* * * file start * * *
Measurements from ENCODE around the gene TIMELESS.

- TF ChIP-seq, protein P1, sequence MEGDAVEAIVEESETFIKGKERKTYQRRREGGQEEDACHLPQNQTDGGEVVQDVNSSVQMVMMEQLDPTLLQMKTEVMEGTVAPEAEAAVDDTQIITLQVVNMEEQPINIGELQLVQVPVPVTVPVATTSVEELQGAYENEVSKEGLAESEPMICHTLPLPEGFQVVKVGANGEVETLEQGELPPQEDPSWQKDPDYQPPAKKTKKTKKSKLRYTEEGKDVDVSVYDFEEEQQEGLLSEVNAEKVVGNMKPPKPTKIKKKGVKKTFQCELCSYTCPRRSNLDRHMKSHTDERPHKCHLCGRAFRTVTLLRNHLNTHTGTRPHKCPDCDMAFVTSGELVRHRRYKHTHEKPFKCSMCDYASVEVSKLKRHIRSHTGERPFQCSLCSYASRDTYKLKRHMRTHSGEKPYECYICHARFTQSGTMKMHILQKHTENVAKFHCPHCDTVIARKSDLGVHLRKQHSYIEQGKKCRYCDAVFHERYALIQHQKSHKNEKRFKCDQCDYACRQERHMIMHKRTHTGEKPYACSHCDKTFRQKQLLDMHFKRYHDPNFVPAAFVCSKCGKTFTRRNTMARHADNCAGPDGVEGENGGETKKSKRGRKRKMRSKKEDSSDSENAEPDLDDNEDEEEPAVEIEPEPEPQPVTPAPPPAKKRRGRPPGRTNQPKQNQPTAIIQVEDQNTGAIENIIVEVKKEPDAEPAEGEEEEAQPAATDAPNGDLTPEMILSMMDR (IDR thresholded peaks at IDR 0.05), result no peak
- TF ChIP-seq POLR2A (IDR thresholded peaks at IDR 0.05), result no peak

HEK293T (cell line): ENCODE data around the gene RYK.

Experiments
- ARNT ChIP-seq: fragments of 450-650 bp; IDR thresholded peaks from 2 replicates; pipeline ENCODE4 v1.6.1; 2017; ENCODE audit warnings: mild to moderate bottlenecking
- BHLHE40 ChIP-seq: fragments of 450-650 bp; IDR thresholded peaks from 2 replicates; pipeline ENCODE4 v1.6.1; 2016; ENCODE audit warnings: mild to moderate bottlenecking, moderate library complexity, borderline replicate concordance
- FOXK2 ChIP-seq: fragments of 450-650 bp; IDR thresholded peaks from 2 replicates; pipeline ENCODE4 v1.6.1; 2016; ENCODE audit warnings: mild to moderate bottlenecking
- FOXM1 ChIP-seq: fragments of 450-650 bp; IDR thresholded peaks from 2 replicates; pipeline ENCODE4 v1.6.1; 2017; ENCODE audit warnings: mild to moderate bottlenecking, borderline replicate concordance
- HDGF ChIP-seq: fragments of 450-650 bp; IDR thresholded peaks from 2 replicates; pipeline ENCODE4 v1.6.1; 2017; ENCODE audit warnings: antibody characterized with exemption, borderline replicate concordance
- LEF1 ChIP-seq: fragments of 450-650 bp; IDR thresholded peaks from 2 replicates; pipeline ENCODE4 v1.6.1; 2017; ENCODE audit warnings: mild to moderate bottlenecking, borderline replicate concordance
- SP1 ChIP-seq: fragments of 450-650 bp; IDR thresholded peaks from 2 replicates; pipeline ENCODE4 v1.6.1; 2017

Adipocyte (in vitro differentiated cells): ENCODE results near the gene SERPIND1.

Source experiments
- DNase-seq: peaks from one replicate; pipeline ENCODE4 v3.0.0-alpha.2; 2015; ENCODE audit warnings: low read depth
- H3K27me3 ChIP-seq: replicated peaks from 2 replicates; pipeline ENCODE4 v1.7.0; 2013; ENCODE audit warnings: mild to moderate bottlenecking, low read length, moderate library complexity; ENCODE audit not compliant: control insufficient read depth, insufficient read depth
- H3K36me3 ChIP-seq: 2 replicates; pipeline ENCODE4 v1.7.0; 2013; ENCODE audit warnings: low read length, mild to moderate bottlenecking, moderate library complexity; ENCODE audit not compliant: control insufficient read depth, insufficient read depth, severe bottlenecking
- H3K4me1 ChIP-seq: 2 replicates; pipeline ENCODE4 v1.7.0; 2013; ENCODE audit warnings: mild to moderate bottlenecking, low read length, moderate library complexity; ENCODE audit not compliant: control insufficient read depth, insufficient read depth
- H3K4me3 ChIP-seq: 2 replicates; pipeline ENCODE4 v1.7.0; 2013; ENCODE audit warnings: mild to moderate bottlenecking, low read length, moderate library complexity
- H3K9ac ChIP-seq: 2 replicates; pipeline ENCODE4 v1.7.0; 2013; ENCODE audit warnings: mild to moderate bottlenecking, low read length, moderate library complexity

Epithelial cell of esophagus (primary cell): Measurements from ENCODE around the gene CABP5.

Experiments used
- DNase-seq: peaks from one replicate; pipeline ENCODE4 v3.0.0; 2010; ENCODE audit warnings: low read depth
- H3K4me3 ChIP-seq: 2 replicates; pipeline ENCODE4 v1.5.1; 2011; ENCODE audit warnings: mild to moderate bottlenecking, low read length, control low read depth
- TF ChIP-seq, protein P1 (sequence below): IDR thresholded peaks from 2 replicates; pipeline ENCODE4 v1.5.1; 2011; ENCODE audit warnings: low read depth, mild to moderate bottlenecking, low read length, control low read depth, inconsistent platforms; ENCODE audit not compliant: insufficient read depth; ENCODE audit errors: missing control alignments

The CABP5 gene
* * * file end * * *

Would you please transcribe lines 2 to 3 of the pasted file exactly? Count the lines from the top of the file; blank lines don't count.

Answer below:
- TF ChIP-seq, protein P1, sequence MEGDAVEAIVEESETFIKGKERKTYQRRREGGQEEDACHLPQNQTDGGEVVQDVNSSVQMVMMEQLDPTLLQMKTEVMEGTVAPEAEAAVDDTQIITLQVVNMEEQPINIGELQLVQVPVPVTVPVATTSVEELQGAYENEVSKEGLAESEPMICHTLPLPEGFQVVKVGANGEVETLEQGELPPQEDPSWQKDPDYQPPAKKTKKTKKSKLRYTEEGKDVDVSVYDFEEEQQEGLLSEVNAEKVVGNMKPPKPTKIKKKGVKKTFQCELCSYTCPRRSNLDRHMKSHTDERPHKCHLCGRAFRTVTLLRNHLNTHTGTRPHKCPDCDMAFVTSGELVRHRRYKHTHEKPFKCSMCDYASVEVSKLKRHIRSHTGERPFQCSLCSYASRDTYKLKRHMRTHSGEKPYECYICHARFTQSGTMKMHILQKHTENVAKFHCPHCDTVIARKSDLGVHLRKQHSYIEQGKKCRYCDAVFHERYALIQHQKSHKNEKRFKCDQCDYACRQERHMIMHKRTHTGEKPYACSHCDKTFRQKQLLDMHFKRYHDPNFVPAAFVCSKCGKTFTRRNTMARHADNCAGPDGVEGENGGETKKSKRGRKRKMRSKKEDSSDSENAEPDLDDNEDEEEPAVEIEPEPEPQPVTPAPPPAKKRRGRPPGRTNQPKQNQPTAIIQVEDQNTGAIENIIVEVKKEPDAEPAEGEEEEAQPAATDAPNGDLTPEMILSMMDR (IDR thresholded peaks at IDR 0.05), result no peak
- TF ChIP-seq POLR2A (IDR thresholded peaks at IDR 0.05), result no peak